Vladislav Tretiak never played in the NHL, but he was a force in the Soviet Union – where he played 482 games for CSKA Moscow in the Soviet League. During a 14-year stretch with the team, he helped lead them to 13 league titles and won the MVP award five times in that time.
Tretiak was also a force in international play. Representing the Soviet Union, he made four consecutive Olympics appearances – winning three gold medals and one silver medal. He also helped lead them to 10 gold, 2 silver, and one bronze medal at the World Championships.
8. Glenn Hall
Glenn Hall spent 18 seasons in the NHL – 10 with the Chicago Blackhawks, four with the Detroit Red Wings, and four with the St. Louis Blues. He finished his career with a 407-326-164 regular season record (2.50 GAA) with 84 shutouts and a 49-65 playoff record (2.79 GAA).
Hall was inducted into the Hall of Fame in 1975. He won the Calder Memorial Trophy in 1956, helped lead the Chicago Blackhawks to a Stanley Cup title in 1961, and was a three-time Vezina Trophy winner. He also won the Conn Smythe Trophy for his excellence during the title run.
7. Marc-Andre Fleury
Marc-Andre Fleury was the first overall draft pick by the Pittsburgh Penguins in 2003 and spent 13 seasons with the team. He has since played for the Vegas Golden Knights, Chicago Blackhawks, and Minnesota Wild. He has a 520-299-87 regular season record (2.57 GAA).
Fleury has won three Stanley Cup titles with the Pittsburgh Penguins, including two consecutive in 2016 and 2017. He has a 92-73 record in the playoffs (2.54 GAA). He’s a future Hall of Famer who finally won his first Vezina Trophy with the Golden Knights during the 2020-21 season.
6. Ken Dryden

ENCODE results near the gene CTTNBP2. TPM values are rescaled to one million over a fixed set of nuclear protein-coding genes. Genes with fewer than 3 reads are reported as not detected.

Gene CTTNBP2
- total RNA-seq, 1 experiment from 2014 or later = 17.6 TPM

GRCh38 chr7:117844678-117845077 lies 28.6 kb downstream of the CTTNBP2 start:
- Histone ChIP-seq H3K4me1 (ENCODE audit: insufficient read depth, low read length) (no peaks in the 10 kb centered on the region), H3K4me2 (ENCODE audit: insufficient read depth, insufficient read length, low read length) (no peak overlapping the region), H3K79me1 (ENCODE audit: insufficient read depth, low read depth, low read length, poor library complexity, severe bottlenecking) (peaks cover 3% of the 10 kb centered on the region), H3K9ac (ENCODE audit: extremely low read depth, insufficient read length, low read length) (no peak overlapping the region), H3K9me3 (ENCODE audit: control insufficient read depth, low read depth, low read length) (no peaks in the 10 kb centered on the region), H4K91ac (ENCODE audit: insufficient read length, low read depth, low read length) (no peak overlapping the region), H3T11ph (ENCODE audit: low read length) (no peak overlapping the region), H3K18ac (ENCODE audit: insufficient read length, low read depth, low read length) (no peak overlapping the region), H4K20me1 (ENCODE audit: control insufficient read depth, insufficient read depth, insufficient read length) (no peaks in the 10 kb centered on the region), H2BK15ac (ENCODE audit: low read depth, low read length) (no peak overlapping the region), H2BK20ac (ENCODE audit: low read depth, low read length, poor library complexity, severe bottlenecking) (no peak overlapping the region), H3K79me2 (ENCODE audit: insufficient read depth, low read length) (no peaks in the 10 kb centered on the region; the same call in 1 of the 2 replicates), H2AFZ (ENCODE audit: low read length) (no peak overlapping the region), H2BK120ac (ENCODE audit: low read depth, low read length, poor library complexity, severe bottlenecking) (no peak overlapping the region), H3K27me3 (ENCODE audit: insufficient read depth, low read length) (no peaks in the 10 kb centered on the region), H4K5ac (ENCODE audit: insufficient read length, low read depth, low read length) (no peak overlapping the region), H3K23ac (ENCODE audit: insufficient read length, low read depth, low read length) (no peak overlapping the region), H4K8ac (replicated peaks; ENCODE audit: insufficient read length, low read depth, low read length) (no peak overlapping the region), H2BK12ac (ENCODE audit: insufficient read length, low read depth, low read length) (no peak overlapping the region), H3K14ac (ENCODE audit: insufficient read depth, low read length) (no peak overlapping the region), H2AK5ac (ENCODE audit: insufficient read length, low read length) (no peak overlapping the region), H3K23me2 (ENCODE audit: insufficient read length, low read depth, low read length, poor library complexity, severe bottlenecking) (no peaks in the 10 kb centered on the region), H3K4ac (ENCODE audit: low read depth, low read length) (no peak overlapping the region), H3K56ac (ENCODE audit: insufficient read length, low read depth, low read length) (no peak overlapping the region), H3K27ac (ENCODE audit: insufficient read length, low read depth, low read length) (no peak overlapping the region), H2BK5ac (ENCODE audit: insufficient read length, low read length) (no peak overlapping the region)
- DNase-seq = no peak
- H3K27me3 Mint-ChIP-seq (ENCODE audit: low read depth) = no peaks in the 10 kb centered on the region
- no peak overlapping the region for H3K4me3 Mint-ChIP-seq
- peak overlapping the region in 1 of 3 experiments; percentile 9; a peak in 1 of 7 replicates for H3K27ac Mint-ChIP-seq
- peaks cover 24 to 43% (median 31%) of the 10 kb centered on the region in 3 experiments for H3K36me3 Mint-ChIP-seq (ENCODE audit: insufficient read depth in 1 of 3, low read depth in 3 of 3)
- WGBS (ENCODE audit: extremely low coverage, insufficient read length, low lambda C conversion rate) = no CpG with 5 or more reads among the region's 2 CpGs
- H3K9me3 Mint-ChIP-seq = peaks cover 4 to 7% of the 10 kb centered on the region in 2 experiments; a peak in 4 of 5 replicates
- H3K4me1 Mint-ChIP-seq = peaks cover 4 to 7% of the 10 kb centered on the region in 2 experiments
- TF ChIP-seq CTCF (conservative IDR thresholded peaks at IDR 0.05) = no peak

Ken Dryden played just eight seasons in the NHL – all with the Montreal Canadiens – but he made the most of those years. He finished his career with a 258-57-74 regular season record (2.24 GAA) with 46 shutouts and an 80-32 playoff record (2.41 GAA) with 10 shutouts.
Dryden was inducted into the Hall of Fame in 1983. He was a six-time Stanley Cup champion, including four consecutive between 1976 and 1979. He was also a five-time Vezina Trophy winner, one-time Conn Smythe Trophy winner, and one-time Calder Memorial Trophy winner.
5. Terry Sawchuk
Terry Sawchuk played 21 seasons in the NHL with the Detroit Red Wings, Toronto Maple Leafs, Boston Bruins, Los Angeles Kings, and New York Rangers. He finished his career with a 445-336-171 regular season record (2.50 GAA) and a 54-47 playoff record (2.53 GAA).
Sawchuk was inducted into the Hall of Fame in 1971. He was a four-time Stanley Cup champion – three with the Red Wings and one with the Maple Leafs – and four-time Vezina Trophy winner, including back-to-back in 1952 and 1953. He won the Calder Memorial Trophy in 1951.
4. Martin Brodeur
Martin Brodeur played 22 seasons in the NHL – 21 with the New Jersey Devils and one with the St. Louis Blues. He finished his career with a 691-397-154 regular season record (2.24 GAA) with 125 shutouts and a 113-91 playoff record (2.02 GAA) with 24 playoff shutouts.
Brodeur was inducted into the Hall of Fame in 2018. He helped lead the Devils to three Stanley Cup titles in 1995, 2000, and 2003. He was a four-time Vezina Trophy winner and five-time William M. Jennings Trophy winner. He had 13 seasons of at least 30 wins in his career.
3. Jacques Plante
Jacques Plante played 18 seasons in the NHL for the Montreal Canadiens, Toronto Maple Leafs, New York Rangers, St. Louis Blues, and Boston Bruins. He finished his career with a 437-246-145 regular season record (2.38 GAA) and a 71-36 playoff record (2.12 GAA).
Plante was inducted into the Hall of Fame in 1978. He led the Canadiens to six Stanley Cup titles, including five straight between 1956 and 1960. He was also a seven-time Vezina Trophy winner (five-straight between 1956 and 1960) and won the Hart Memorial Trophy in 1962.
2. Dominik Hasek
Dominik Hasek was just the 199th overall draft pick by the Chicago Blackhawks in 1983, but would go on to have a Hall of Fame career that lasted 16 seasons. He finished his career with a 389-223-95 regular season record (2.20 GAA) and a 65-49 playoff record (2.02 GAA).